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      "Have you ever had a dream, Neo, that you were so sure it was real? What if you were unable to wake from that dream? How would you know the difference between the dream world... and the real world?" - The Matrix

      "From the perspective of others I am part of the world, but when I observe the world from my perspective I am nowhere to be found. To observe is to create perspective. I can never cease to be the point of origin from my perspective. I observe that which is not myself. This is the first principle to find." - Ergo Proxy

      "It's not about believing, it's about knowing. There's no escape from what you know. To know, you have to seek and find the answer by yourself." - Keara Crevan

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      I love you and silverbullet now.
      But I feel for some (like me) this knowledge can be harmful to your strife.
      'Knowing' that I will lucid dream tonight is tough. The doubts only come to me because I don't want them to.
      When school ends I will dump a ton more of effort into this though.
      Beginner Goals: | Attain Lucidity | Observe Surroundings | Talk to a DC | Fly | Swim |

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      Quote Originally Posted by Aeolus View Post
      I love you and silverbullet now.
      But I feel for some (like me) this knowledge can be harmful to your strife.
      'Knowing' that I will lucid dream tonight is tough. The doubts only come to me because I don't want them to.
      When school ends I will dump a ton more of effort into this though.
      I can't see how knowledge can be harmful. In many situations in life it's useful to be able to 'step outside' of your circumstances and see things from a more objective viewpoint, such as when you're in a job or relationship that isn't working out. Recognition of a problem allows you to take active steps to change things.

      It's ok to doubt, we rationalise things to make sense of the world, part of that is to take alternate viewpoints and questions things. You can doubt, acknowledge that doubt, and then return to (what should be your default) stance of relaxed and utmost confidence. When I'm on a roll (more than 3 nights of consecutive lucidity) I can doubt and still believe and still achieve a lucid dream that night. It doesn't really take any effort, it should be the kind of knowledge and confidence that you have in the self-evident truths of the world; the earth is round, the sky is blue, etc. Lucidity can be something you don't even need to think about.

      I'll stress again that the key is to find a technique you enjoy and are comfortable with, and that means not too mentally taxing, you can't expect to lucid dream (or achieve much else in your life) if you're mentally exhausted from reality checking every five minutes, and then direct confidence on yourself not the technique.

      The simplest advice I can give you is find your own technique and then follow the steps outlined in Silverbullet's thread.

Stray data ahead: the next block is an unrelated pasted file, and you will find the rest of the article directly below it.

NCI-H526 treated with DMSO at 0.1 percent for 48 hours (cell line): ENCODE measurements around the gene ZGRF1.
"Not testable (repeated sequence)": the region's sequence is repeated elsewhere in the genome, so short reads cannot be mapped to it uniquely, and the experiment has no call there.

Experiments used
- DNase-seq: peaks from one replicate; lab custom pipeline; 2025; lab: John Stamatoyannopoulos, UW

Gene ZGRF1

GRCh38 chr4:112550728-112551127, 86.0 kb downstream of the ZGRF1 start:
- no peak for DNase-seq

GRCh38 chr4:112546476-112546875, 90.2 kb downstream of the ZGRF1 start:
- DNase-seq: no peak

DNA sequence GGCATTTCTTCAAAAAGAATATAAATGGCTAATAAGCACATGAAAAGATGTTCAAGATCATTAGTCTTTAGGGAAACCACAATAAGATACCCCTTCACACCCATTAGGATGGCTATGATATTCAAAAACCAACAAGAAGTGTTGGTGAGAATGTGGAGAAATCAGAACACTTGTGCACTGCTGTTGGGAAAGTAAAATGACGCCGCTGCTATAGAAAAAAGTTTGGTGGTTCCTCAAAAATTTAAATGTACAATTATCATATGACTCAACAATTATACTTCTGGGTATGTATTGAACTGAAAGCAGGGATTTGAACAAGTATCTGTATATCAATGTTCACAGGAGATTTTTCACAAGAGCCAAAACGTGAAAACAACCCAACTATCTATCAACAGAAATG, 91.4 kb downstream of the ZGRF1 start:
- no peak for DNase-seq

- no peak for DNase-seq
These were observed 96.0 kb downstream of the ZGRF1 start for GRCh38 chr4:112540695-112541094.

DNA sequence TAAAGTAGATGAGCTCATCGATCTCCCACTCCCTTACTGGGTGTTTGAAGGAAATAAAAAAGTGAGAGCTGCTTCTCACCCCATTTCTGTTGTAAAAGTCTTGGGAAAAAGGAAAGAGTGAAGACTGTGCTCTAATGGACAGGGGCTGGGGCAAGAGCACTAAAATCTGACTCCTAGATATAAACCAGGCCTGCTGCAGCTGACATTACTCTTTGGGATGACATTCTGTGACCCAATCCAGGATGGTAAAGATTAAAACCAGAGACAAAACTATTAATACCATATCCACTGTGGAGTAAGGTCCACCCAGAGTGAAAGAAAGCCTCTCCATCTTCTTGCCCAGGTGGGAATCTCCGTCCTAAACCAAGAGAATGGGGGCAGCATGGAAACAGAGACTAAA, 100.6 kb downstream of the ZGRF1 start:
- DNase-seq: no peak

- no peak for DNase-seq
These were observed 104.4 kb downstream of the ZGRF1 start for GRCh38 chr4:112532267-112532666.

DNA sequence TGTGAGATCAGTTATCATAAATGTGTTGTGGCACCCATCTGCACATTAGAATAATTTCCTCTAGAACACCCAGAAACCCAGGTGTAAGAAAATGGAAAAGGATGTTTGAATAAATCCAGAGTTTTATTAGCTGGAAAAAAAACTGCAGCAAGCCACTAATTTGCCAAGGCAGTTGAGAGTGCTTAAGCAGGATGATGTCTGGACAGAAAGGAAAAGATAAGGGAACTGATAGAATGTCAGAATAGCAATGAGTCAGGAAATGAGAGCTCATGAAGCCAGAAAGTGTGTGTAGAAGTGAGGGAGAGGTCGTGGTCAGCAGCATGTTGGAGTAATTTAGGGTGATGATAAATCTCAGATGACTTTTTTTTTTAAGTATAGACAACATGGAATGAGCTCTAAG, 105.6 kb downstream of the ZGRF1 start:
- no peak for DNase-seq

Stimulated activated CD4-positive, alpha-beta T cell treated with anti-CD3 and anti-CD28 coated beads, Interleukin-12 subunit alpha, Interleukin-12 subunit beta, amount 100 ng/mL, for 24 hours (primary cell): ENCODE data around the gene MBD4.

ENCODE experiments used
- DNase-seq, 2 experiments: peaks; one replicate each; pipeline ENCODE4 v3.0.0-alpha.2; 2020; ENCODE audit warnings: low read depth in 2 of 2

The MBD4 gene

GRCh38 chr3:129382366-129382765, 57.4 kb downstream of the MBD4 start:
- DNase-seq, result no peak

SilverBullet and Sageous like this.
      My Lucid Dreaming Articles/Tutorials:
      Mindfulness - An Alternative Approach to ADA
      Intent in Lucid Dreaming; Break that Dry-Spell, Escape the Technique Rut

      Always, no sometimes think it's me,
      But you know I know when it's a dream
      I think I know I mean a yes
      But it's all wrong
      That is I think I disagree

      -John Lennon


    11. #11
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      So, in a basic sentance: Believe in YOU, go with a technique you are comfortable with, and go for it?.
      ~ wonk uoy naht noitceffa erom deen I ~

    12. #12
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      Yes
      Sageous likes this.
      My Lucid Dreaming Articles/Tutorials:
      Mindfulness - An Alternative Approach to ADA
      Intent in Lucid Dreaming; Break that Dry-Spell, Escape the Technique Rut

      Always, no sometimes think it's me,
      But you know I know when it's a dream
      I think I know I mean a yes
      But it's all wrong
      That is I think I disagree

      -John Lennon


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      Ok,... Ok... Thank you. I believe you helped me alot, I ... hope.
      ~ wonk uoy naht noitceffa erom deen I ~

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      Thank you Ctharlhie, you did a great job at helping people understand this concept! I can not fully express my gratitude.
      You are an intellectual god.
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      Why does this thread get so little attention? I had no lucid dream for a week and just read SilverBullets whole thread yesterday and set my intent. I had a LD again. Before going to bed I really knew I would have a LD.
      I found listening to a song that gave me a great feeling while imagining that awesome feeling of becoming lucid helped a lot. This is like Inception Plant an idea into your subconscious.
      In the dream I just realised that I am dreaming. Didn't even had to do a reality check, the dream was crystal clear and that chocolate ice-cream I had was just amazing! Thank you!
      I am definitely going to continue to do this and will report my success.

      Is this basically just a strong version of MILD?
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      Omg omg omg! I've read your thread yesterday and last night I had a LD after 6 months of dry spell!

      I've also read ‘The Art of Dreaming’ by Carlos Casteneda and it's very interesting, but after the second gate of dreaming it becomes a little wild. I'd like to read someday a review and thoughts about the book by a more experienced member of the forum, from our point of view.

      Thanks again Ctharlhie, you're the Boss!

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      ^^ Want a brief review from an arguably very experienced LD'er? I'll bite:

      I've read thousands of books in my life, and have a rule of reading them to the end, no matter what I thought. Castaneda's book, The Art of Dreaming, is not only one of the very few that I stopped reading before finishing, it is the only one that I ever threw against a wall in disgust.

      It was as if Castaneda was sitting in a bar one day and, after a few drinks, was told by a friend about lucid dreaming. Then, after jotting a quick definition of "the art" on a cocktail napkin, he went home that night and wrote his book about it, making up pretty much everything that wasn't on the napkin. Then he brought it to his publisher the next day who, after writing a fat check to Castaneda, sent it straight to the presses without even a thought to double-checking the content. Why bother? Anything Castaneda wrote at the time sold; he didn't care if it was all made up.